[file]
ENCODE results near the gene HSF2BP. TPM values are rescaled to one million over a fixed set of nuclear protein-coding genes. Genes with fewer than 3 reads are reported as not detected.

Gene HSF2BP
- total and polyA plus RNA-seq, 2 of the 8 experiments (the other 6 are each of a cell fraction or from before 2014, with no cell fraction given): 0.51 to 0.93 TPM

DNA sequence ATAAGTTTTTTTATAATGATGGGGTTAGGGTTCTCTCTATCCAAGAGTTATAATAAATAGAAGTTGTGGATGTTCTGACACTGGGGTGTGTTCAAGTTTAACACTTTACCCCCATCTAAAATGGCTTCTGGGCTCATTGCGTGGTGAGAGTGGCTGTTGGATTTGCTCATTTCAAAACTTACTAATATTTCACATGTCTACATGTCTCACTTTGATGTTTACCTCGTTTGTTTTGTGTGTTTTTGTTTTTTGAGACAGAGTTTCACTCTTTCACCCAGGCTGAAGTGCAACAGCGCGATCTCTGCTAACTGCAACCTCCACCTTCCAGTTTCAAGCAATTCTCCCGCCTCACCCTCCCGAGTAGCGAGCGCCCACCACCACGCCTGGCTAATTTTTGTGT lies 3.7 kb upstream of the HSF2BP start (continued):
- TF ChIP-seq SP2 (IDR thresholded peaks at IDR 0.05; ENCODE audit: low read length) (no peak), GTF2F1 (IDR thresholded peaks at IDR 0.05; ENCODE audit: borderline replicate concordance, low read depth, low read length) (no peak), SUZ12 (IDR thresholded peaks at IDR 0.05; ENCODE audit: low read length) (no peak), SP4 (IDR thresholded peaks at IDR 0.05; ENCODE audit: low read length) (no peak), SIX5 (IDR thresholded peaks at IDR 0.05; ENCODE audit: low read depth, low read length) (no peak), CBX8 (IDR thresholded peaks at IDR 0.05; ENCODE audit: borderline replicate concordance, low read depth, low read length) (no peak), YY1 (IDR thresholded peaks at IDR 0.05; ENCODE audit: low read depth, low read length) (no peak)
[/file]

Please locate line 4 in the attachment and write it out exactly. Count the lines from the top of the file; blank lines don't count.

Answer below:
DNA sequence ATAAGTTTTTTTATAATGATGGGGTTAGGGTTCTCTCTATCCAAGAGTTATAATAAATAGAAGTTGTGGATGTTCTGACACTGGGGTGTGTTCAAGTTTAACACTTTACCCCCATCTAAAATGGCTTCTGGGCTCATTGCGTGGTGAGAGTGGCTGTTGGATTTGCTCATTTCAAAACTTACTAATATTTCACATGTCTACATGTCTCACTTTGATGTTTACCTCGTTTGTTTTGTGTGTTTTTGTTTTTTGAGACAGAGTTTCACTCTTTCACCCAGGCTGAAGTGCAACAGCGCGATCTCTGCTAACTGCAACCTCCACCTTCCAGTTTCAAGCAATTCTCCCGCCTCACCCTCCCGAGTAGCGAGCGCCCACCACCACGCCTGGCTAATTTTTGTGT lies 3.7 kb upstream of the HSF2BP start (continued):